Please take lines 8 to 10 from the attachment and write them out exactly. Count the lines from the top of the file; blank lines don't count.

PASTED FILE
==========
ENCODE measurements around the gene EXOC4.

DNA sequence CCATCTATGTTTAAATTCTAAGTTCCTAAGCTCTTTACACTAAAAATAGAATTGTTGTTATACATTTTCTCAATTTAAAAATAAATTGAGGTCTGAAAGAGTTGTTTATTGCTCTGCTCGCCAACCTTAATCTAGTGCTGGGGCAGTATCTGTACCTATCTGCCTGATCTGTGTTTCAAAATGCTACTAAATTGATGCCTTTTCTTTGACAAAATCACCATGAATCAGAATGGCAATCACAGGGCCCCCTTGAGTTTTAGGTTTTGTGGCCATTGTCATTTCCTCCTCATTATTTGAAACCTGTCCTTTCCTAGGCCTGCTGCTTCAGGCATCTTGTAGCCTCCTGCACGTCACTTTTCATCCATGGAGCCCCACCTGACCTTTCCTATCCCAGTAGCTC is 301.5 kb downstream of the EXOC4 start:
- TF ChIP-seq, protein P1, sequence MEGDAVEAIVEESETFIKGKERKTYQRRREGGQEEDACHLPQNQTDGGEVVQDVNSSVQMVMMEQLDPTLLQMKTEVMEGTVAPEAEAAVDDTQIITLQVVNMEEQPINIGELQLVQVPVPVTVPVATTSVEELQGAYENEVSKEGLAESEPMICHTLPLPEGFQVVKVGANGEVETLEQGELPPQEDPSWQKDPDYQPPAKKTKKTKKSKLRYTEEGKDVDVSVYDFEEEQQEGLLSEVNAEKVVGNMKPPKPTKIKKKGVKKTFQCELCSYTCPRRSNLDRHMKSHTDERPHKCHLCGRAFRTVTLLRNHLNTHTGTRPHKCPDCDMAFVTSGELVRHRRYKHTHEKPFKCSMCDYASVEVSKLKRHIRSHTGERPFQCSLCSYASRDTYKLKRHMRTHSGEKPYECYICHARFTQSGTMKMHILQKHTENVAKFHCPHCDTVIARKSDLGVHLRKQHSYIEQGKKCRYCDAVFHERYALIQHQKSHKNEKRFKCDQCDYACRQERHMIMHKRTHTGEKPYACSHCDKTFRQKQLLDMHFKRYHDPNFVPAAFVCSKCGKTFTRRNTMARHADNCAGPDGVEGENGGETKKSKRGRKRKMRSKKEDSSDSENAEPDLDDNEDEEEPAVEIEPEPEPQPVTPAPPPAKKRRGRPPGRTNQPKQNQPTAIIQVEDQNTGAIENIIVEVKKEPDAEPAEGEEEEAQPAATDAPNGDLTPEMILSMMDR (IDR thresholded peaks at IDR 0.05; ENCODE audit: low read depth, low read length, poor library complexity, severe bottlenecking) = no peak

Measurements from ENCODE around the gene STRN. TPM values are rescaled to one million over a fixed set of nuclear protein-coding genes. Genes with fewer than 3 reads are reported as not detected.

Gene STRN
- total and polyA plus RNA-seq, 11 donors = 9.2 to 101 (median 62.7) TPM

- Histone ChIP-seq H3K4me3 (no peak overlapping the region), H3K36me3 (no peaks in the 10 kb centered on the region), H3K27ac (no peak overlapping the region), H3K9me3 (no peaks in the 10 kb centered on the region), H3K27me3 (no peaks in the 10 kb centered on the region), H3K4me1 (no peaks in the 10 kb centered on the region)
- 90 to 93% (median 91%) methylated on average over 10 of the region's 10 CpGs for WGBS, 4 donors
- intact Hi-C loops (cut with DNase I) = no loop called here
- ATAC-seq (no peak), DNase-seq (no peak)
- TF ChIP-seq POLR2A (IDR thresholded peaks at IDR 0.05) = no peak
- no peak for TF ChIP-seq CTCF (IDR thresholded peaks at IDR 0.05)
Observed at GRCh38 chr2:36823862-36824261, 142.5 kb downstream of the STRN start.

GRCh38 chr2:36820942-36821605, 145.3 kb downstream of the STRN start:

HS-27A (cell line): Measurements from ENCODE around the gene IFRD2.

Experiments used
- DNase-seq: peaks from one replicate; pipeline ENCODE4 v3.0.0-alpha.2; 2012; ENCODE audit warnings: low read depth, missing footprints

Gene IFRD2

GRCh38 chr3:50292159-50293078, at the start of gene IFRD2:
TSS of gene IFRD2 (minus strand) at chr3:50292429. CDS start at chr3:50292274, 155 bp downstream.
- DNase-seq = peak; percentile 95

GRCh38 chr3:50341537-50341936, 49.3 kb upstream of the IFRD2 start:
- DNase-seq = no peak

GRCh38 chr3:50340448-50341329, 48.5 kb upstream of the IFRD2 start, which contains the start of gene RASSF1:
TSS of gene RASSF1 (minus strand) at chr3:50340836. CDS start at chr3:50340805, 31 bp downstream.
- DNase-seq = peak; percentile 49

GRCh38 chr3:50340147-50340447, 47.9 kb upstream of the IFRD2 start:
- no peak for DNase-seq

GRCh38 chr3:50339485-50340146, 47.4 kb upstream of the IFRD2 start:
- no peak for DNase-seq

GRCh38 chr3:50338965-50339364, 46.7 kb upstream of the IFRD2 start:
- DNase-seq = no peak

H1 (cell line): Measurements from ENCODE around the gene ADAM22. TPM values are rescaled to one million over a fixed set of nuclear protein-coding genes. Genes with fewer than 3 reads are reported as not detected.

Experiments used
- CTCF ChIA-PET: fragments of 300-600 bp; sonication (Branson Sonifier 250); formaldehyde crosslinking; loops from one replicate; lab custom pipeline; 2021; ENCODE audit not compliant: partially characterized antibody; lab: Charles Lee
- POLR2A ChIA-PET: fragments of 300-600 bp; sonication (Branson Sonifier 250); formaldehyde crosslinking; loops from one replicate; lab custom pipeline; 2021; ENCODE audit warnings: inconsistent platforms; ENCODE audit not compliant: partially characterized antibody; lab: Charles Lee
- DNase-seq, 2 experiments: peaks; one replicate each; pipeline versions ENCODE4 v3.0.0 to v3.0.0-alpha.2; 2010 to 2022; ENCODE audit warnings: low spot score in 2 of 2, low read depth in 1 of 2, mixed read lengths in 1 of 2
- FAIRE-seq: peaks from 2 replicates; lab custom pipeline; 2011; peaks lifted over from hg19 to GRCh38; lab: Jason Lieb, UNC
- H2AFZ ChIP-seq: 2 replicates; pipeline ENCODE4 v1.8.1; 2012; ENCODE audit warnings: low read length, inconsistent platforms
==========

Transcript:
- 90 to 93% (median 91%) methylated on average over 10 of the region's 10 CpGs for WGBS, 4 donors
- intact Hi-C loops (cut with DNase I) = no loop called here
- ATAC-seq (no peak), DNase-seq (no peak)